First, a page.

Wednesday, July 18, 2012

Kevin Kossowan's 1 hr veg garden

Kevin Kossowan, an urban gardener/farmer, locavore and blogger from Edmonton whom I greatly admire recently began a new project he titled 'the 1 hr garden'. The goal of the project is to bust the myth that it takes a lot of time to grow your own food. The video below tells the story. Since Kevin made this video he has started selling greens from his garden (including the 1 hour garden) as part of an urban farm cooperative. And in his words "First 1hr Garden harvest = $8 sale price at market. 1/2 hr in, $16/hr and just starting. "

Not bad eh?

Monday, July 16, 2012

On buying less and working less

Approximately 5 years ago, I started actively reducing my carbon footprint.

Just over 2 years ago I switched from working 5 days a week to 4 days a week.

These two events are connected.

Often I get asked how much money I save from the environmental changes hubby and I have made. "Just how much do you save by not having a fridge?", is the most common question. When I tell them that it is probably a hundred bucks a year I generally get a lot of "oh".

It's clear they are disappointed.

The truth is that the cumulative savings from getting rid of the fridge, the car, the dryer, and using less water is substantial enough to make all these things worthwhile financially as well as environmentally.

But the one change we have made that has saved us the most money by far, is buying less stuff. Less clothes, less electronics, less take out food, less household items. Basically we stopped buying things we didn't need.

I won't go into the environmental and social issues related to over-consumption because I couldn't hope to do a better job than Annie Leonard did in The Story of Stuff.

Suffice to say it's not good.

But even with 'the Story of Stuff', the environmental benefits from individuals buying less doesn't get a lot of airtime. We tend to think more about our utility usage (gas, electricity, wood, water) when we think of our carbon footprint. These things are easy to measure and so we can assess and compare our success. I can personally attest to how good it has felt to see our utility usage go down.

On the other hand, it's impossible to measure the environmental savings from not buying all the "stuff" we might have bought over the last 5 years. I don't know what those things are nor how or where they would have been manufactured. So I can't use a cute calculator that will tell me how many barrels of oil or trees I have saved. It's not so warm and fuzzy.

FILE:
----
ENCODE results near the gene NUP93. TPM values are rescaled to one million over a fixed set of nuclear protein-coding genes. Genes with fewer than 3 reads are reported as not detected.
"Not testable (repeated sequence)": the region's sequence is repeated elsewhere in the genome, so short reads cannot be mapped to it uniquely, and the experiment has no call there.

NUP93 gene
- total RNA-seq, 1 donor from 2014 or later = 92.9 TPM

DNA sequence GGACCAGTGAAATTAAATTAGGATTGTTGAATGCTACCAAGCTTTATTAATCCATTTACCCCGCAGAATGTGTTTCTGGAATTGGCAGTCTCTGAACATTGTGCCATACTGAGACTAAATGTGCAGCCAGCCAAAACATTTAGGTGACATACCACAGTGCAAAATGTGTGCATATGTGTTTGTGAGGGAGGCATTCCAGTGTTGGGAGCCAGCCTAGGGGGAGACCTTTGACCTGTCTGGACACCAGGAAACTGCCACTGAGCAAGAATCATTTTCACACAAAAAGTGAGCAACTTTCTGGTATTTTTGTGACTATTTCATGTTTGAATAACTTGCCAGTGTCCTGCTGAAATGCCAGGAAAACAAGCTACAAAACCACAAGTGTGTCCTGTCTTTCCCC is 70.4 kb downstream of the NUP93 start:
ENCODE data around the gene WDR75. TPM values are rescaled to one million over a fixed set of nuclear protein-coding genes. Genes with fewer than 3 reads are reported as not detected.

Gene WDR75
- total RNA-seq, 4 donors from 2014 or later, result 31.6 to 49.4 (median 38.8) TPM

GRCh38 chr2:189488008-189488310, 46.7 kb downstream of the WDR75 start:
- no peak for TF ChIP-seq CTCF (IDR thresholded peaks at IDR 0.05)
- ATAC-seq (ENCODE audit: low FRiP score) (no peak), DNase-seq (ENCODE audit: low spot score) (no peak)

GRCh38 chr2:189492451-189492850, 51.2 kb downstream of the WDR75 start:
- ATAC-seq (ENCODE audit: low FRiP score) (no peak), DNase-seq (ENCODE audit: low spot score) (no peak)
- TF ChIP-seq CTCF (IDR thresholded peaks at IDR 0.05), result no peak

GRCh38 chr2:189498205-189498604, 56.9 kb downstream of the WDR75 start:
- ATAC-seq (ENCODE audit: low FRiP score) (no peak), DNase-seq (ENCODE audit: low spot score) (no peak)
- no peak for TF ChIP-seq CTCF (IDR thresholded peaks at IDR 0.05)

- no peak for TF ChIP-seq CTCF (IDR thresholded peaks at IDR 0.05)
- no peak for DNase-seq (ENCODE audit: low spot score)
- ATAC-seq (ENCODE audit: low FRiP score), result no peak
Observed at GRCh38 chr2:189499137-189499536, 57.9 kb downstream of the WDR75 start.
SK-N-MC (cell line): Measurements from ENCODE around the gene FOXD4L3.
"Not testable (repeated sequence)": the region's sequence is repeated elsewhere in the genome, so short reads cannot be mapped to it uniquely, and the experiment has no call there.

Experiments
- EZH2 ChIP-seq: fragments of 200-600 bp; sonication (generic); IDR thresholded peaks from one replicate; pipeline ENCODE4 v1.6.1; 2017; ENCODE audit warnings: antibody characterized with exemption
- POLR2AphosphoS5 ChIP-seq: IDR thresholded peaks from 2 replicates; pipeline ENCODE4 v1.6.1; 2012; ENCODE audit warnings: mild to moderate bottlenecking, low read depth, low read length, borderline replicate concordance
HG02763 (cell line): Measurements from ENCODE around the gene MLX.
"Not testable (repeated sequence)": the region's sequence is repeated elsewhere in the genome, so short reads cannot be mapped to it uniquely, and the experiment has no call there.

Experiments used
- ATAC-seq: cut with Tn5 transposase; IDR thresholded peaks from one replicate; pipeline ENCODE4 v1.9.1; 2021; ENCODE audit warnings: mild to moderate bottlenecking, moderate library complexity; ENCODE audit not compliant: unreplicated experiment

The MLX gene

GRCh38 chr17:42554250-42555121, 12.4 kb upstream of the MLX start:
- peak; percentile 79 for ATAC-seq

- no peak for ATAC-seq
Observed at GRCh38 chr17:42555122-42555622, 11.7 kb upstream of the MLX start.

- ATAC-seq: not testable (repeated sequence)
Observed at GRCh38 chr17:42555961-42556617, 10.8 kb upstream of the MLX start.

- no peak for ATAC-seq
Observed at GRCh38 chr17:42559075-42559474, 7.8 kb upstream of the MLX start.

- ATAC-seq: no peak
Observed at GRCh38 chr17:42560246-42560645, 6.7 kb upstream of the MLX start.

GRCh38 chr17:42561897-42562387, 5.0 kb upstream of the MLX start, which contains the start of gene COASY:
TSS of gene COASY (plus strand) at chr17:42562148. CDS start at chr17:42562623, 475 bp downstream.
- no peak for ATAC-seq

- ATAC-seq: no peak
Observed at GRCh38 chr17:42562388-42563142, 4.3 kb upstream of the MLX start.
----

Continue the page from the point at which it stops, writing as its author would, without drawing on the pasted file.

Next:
But what I do know is that buy buying less stuff meant that after only a short time we were living below our means. Way below our means. And because of that, reducing my work week by 1 day was financially easy. Almost unnoticeable.

And so life has slowed down. I'm not rushing, feeling out of breath, feeling that I'm missing out on things. This morning I took the dog for a long walk through the little urban forest near our house. I came home and had a breakfast of yogurt (homemade), granola (homemade), and local raspberries. As I type this I can hear the birds chirping outside my window. Later today I'll bike up to the library and then perhaps go swimming in the community outdoor pool at the end of my street. Life is good.

Friday, July 13, 2012

2 mornings on a lavender farm

Hubby and I just got back from a whirlwind trip to Prince Edward County. Always one of our most favourite places to go, we thoroughly enjoyed ourselves. It's hard to beat evenings sitting on a deck drinking wine and gazing at the West Lake.

For me though, this visit was all about lavender. Derek and Rolande of the Prince Edward County Lavender Farm were kind enough to let me come to the farm to help with their harvest and give me a crash course in essential oil making via steam distillation and all things lavender.

Last year the farm produced around 11 litres of lavender and lavadin essential oil which is sold as is and also made into soaps, lotions, body washes and creams which they sell in their store on the farm. They also have hives on site and sell pure lavender honey and have collaborated with local companies to make lavender chocolate and preserves. For the aromatologists and aromatherapists in the crowd, their lavendula angustifolia oil meets the ISO 3515 standard (the oil is sent to a university in Quebec for the gas chromotography analysis).

The lavender is harvested by hand and it is no easy job! Doing so means that the birds and rabbits that nest in the plants are minimally disturbed since the only equipment used is a hand scythe. I'm not going to lie, it was a little backbreaking. But it was so peaceful without the sounds of heavy machinery. I definitely shouldn't quit my day job - the experts Dave, Miranda and Holly harvested 2-3 rows to every 1 row I harvested! But, I enjoyed my time among those rows and rows of purple. The scent of lavender kept me energized (lavender is one of only a few balancing oils which can relax as well as invigorate) and the hum of the bees remained in my ears long after leaving.

Derek and Rolande were so kind and generous to share their knowledge with me not only of lavender and essential oil making but also on running a farm. I learned so much.

I can't recommend a visit to this farm enough. Bring a lunch and sit under the trees next to the lavender fields. Come during harvest season (late June/early July) and you can get a tour of the farm and watch the essential oil being made (call ahead to find out what time they are planning to make the oil so you don't miss it).